A Fearful Duality: American and Iranian

Tara Bahrampour is the author of "To See and See Again: A Life in Iran and America" (Farrar, Straus and Giroux, 1999).

Iran’s civil liberties tug of war has been going on since the early days of the Islamic Republic, and despite improvements after the election of a reformist president five years ago, banning an entertainer from performing in public is not unusual.

So when I read that Mohamad Khordadian--described as Iran’s best-known male dancer--had been convicted of promoting corruption among young people and forbidden to leave Iran for 10 years or give dance classes for the rest of his life, I barely gave it a thought. And then I learned that Khordadian, an L.A. resident, had traveled to Iran on a U.S. passport. And that the charges of his “corruption” of young people were based on his activities in the U.S., where he has lived for the last two decades.

A surprising element of this story was that he was traveling on his U.S. passport. That’s unusual for Iranian Americans. Most of us are considered Iranian by the Iranian government and are required to travel accordingly.

This is our dance: We leave the U.S. or Europe or wherever as Americans; we make the necessary flight transfers as Americans until the boarding call for the last leg of the journey. Then, the blue passport with the gold-embossed eagle disappears into the money belt and the maroon passport with the gold-embossed “Allah” comes out. We land in Iran. If we are women, we will have pulled scarves and coats over our jeans and T-shirts before disembarking and showing our passports to the authorities.

Often, those of us with dual citizenship arrive with no stamps in our Iranian passports other than the last exit visa from Iran. “Where have you been these three years since you flew out,” they might ask, “hovering in the air this whole time?” But they don’t ask. And we don’t offer. They seem to accept our duality.

Once we’re in, our American passports stay tucked in drawers in our relatives’ homes while we roam the streets, Iranians in Iran, free from the watchful eye often cast upon American visitors, but subject to the laws of a country that has no diplomatic relations with the United States. And yet there is that secret, precious paper in the drawer; that document, coveted by so many throughout the Third World, that will open the door on our return to the outside world.

The only thing I ever actually used my U.S. passport for in Iran was to gain entry into the British Embassy, which has an English-language library that the few Americans living there can use. I arrived to see an unmoving line of Iranians who had been standing on the sidewalk since dawn, waiting to apply for British visas. I sailed to the front of the line and into the office. Sure, I was Iranian, but I was something else too.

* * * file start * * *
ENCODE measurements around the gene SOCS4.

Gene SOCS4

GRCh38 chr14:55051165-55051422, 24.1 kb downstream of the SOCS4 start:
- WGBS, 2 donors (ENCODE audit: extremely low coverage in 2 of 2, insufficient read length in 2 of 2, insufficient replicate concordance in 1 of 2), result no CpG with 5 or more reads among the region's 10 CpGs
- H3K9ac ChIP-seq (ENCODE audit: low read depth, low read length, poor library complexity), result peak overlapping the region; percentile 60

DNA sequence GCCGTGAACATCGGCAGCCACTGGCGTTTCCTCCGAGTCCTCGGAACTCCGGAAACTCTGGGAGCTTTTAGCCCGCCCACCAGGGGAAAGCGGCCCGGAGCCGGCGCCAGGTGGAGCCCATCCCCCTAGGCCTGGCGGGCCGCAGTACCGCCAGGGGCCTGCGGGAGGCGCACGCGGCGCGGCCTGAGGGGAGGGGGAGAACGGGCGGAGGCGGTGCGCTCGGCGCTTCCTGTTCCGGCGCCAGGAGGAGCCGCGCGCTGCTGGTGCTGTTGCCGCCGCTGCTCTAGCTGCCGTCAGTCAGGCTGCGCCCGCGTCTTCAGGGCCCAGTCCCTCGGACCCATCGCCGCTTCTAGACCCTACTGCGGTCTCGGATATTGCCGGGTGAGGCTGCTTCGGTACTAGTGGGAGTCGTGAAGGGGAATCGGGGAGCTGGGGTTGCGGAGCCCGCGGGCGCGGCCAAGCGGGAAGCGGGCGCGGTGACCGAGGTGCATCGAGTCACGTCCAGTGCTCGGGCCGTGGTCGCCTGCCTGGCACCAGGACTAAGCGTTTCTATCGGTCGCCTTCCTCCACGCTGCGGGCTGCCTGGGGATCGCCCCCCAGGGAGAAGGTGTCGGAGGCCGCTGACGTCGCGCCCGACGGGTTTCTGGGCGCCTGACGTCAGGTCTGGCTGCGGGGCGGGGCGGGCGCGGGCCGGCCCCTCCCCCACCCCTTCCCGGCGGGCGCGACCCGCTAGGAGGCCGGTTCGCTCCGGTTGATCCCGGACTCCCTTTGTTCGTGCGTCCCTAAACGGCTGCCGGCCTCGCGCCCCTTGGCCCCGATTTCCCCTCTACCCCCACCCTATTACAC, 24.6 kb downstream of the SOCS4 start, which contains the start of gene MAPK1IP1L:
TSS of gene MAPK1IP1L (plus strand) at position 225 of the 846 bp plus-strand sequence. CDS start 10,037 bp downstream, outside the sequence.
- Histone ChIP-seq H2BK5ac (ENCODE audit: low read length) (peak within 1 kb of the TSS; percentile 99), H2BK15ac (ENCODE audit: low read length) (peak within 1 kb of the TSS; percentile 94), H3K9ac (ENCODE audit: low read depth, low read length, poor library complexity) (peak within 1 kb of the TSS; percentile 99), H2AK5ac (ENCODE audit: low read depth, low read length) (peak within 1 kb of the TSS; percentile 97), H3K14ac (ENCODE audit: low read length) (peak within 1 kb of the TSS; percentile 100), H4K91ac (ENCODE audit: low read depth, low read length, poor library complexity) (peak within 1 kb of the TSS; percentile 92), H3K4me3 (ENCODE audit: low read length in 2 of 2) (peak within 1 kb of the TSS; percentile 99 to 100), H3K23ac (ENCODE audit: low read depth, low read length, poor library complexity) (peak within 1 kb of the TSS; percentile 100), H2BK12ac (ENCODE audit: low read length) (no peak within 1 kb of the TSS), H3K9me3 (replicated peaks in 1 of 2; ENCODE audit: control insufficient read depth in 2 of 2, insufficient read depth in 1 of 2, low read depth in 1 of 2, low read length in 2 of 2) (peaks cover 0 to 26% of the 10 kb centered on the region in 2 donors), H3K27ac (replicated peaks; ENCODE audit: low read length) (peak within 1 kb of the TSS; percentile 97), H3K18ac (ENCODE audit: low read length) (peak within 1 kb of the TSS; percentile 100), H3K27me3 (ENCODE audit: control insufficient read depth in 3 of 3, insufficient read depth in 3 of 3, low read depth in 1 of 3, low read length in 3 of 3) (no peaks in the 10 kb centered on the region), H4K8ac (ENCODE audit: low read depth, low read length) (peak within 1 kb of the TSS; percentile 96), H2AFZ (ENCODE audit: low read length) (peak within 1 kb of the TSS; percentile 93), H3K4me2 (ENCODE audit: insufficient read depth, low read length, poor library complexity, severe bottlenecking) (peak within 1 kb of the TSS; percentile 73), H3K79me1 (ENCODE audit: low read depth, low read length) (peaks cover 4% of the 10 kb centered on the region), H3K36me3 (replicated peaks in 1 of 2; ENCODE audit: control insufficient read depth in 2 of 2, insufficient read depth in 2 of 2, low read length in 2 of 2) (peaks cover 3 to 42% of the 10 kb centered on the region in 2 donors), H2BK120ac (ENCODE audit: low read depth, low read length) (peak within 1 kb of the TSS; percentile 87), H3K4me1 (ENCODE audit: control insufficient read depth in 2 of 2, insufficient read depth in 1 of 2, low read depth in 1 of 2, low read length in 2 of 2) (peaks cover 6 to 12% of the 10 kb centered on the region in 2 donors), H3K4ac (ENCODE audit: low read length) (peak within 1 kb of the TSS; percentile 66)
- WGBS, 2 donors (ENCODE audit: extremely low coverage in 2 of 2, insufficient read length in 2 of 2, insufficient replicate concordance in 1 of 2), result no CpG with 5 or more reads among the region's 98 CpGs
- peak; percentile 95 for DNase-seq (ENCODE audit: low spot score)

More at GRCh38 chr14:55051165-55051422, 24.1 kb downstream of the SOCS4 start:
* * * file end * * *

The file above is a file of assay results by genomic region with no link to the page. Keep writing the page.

But what would happen if I got into trouble there? Consider the nature of Khordadian’s crime: He taught young people in the U.S. to dance. How many Iranian Americans living in the U.S. could fall into a similar criminal category? What of the Iranian-born art teacher who uses nude models in his classes at an American university? Granted, Khordadian is well-known in Iran, and his problem arose when videotapes and satellite broadcasts of his classes found their way there. Still, if Khordadian can get in trouble for his activities in California, then could all of us be in danger for behaving like Americans in America?

And if we got stuck? In the absence of an American presence, the Swiss Embassy handles U.S. interests in Iran, and that idea, vague as it sounds, has reassured scores of us that we would have some recourse. We imagine we would be considered U.S. citizens trapped in Iran, with all that implies. My passport, if not a “get out of jail free” card, was like the gift from the giant Simorgh bird of Persian mythology--a feather I could burn when I needed the eagle to swoop in and rescue me.

In reality, there is not much the U.S. can do for its millions of dual citizens when they are in their second country, especially if that country has no diplomatic relations with the U.S. “He’s in Iran. He’s subject to Iranian law,” said Edward Dickens, a consular advisor at the State Department. “If Iranian law is weird, it’s too bad.”

Khordadian’s situation is not unusual, he added. “It happens in China, in Saudi Arabia; it happens all over the world. Especially in places where sometimes these dual nationals disagree with the politics of the country.”

Coming back to the U.S. from Iran, I have never been questioned at the airport. Unlike many whose accents and features give them away, I look and sound more like my Californian-born mother than my Middle Eastern father. So I’m not worried about the U.S. side.

But on my next visit to Iran, I will not sail in quite so perkily. Whatever eventually comes of Khordadian’s case, I and others like me will arrive carrying a new prick of fear: that it is easier to get lost in this world than we knew, that simply being American is not necessarily enough to save us.